Twenty-five years after the world’s worst nuclear disaster, that single word still packs enormous power. Chernobyl is now a deserted city in northern Ukraine, but for some people it is also a nine-letter argument for eliminating nuclear power.
Tuesday of this week (April 26) marked the quarter-century anniversary of the accident, which released 400 times the radiation as the atomic bomb that leveled Hiroshima.
Smoke-borne radiation from an explosion and fire at Reactor No. 4 contaminated 2,600 square kilometers, and penetrated parts of Belarus, Russia, and Europe. Nearby, 350,000 people were evacuated, including 50,000 from Prypiat, a workers’ city a few kilometers away. To this day, it is a spooky ghost town, whose abandoned ferris wheel has become an iconic image of sudden disaster.
The Davis Center for Russian and Eurasian Studies at Harvard University commemorated Chernobyl with a one-day workshop April 26. Scholars discussed the disaster’s ecological consequences, its psychological toll, and its meaning for the future of nuclear power internationally.
Historian Paul Josephson of Colby College remarked on the world’s still incomplete understanding of the health effects of ionizing radiation, but estimated that the accident will spawn 50,000 extra cancer deaths. Meanwhile, he said, the natural environment — trees, wildlife, and cropland — is recovering with surprising rapidity.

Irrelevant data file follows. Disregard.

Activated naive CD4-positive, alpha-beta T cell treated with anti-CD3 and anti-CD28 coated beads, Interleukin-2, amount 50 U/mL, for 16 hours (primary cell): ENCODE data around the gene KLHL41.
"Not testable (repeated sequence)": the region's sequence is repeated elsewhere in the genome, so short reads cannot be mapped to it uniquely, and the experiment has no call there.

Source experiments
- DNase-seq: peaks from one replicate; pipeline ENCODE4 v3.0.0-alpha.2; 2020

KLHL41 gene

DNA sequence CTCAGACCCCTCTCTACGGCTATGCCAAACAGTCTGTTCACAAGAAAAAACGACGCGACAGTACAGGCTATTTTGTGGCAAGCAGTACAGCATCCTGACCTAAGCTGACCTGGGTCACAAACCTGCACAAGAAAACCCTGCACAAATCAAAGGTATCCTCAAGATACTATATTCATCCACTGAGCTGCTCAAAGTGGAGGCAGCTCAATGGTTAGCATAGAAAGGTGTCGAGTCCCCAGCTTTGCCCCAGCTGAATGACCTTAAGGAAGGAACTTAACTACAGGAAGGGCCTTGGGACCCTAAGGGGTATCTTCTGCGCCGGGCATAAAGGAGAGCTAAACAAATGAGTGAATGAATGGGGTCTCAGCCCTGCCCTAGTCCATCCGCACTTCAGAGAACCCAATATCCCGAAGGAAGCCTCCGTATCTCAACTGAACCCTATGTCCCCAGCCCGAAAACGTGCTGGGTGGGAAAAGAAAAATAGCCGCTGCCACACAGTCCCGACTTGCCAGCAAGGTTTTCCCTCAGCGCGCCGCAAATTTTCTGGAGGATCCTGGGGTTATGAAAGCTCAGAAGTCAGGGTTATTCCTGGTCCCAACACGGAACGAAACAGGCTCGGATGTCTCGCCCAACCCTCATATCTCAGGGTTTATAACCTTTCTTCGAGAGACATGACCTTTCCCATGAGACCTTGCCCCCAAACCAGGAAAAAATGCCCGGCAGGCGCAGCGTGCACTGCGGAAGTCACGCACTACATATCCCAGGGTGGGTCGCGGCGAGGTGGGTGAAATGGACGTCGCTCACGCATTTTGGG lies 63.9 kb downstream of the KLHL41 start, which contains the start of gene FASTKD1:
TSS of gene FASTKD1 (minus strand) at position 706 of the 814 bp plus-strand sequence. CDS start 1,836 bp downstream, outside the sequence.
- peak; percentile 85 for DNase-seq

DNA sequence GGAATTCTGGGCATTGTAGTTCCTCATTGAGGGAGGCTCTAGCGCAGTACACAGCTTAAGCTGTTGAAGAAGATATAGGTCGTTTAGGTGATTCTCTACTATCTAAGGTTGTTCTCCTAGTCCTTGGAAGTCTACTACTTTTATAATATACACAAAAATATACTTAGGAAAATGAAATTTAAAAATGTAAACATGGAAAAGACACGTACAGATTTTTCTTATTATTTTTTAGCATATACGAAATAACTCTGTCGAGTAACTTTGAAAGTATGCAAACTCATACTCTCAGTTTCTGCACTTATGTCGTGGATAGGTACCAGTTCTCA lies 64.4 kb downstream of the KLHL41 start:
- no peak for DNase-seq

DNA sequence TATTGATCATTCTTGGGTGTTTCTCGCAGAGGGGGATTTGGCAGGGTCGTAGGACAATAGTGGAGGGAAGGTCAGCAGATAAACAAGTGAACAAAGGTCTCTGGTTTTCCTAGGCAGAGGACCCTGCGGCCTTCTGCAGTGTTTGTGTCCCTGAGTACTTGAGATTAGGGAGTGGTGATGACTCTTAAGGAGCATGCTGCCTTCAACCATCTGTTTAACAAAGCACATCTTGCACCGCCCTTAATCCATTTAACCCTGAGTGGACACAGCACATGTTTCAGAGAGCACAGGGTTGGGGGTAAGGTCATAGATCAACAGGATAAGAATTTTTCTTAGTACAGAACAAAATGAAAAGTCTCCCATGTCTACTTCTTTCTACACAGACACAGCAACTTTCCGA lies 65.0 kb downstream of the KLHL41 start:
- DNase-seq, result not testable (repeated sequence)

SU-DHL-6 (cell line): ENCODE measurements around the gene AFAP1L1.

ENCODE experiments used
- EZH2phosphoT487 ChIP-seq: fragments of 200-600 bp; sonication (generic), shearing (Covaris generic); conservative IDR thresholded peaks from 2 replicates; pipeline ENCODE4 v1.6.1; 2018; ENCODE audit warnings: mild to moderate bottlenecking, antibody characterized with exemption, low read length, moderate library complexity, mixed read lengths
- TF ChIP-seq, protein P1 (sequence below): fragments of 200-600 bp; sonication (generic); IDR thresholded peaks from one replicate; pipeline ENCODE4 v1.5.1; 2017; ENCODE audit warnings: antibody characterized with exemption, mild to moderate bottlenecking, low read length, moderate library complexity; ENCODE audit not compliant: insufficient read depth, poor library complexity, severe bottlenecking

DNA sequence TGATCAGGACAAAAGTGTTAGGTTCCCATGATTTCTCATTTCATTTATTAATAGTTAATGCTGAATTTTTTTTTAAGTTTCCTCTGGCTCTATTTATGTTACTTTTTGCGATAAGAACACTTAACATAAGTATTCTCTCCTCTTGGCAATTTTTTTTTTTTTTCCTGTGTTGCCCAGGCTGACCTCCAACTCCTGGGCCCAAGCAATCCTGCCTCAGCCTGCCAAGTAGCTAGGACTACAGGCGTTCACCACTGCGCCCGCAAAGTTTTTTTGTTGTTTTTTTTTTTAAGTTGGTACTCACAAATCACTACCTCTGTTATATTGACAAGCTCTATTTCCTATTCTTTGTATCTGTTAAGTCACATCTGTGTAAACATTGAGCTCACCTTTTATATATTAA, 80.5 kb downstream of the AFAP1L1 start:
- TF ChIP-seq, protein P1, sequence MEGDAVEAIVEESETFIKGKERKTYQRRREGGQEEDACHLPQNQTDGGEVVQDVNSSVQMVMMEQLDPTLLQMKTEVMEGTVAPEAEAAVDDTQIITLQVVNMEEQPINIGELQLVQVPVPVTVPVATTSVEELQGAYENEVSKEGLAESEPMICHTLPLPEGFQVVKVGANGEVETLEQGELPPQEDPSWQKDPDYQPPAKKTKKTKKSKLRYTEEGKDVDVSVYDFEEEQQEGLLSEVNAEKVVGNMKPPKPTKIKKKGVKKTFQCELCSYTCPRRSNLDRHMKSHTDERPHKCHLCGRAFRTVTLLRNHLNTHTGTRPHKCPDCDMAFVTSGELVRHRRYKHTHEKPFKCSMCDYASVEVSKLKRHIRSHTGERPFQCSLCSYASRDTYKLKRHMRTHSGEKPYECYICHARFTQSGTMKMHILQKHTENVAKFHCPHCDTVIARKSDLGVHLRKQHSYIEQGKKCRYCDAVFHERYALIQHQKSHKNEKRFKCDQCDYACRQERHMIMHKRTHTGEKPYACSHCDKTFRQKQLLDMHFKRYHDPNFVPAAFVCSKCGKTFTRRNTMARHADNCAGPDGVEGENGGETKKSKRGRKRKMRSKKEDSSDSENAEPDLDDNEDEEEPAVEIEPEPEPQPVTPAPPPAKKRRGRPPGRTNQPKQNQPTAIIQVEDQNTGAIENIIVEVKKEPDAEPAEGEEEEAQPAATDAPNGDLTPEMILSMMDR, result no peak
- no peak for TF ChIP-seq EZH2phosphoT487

Independent researcher Tammy Lynch, a fellow at the Institute for the Study of Conflict, Ideology and Policy at Boston University, looked at Chernobyl’s impact on local life and politics. The real story of Chernobyl is personal and not scientific, she said, and 2.4 million residents of the former Soviet Union have the status of being “Chernobyl-affected.”
Stress likely took a greater toll following the accident than radiation did, said Harvard Kennedy School Associate Professor Matthew Bunn, an expert on nuclear energy, proliferation, theft, and terrorism.
But he said the still-unfolding nuclear disaster in Japan — though now the only other Level 7 on the International Nuclear Event Scale — has so far released only 10 percent of Chernobyl’s radiation, and most of it to the sea.
“Chernobyl was really a very different story,” mostly because of the Soviet Union’s clumsy attempts to conceal the accident, Bunn told National Public Radio in an April 27 interview. But the accident focused the world anew on safety at nuclear power plants, which today are “dramatically safer” than 25 years ago.
After the workshop concluded, art was a means of reflection too. About 20 visitors attended an opening reception for “The Day the Ferris Wheel Stood Still,” an exhibit of Chernobyl photos on display at the Knafel Building’s Fischer Commons through Aug. 12.
The photos — haunting and hopeful all at the same time — were culled from thousands taken by onetime National Geographic photographer Tania D’Avignon. Born in the Ukraine, she has made eight visits to post-accident Chernobyl since 1988.
“What we see here is social history,” said Lubomyr Hajda, associate director of Harvard’s Ukrainian Research Institute, the exhibit sponsor. “It’s not simply the story of an event in physics.”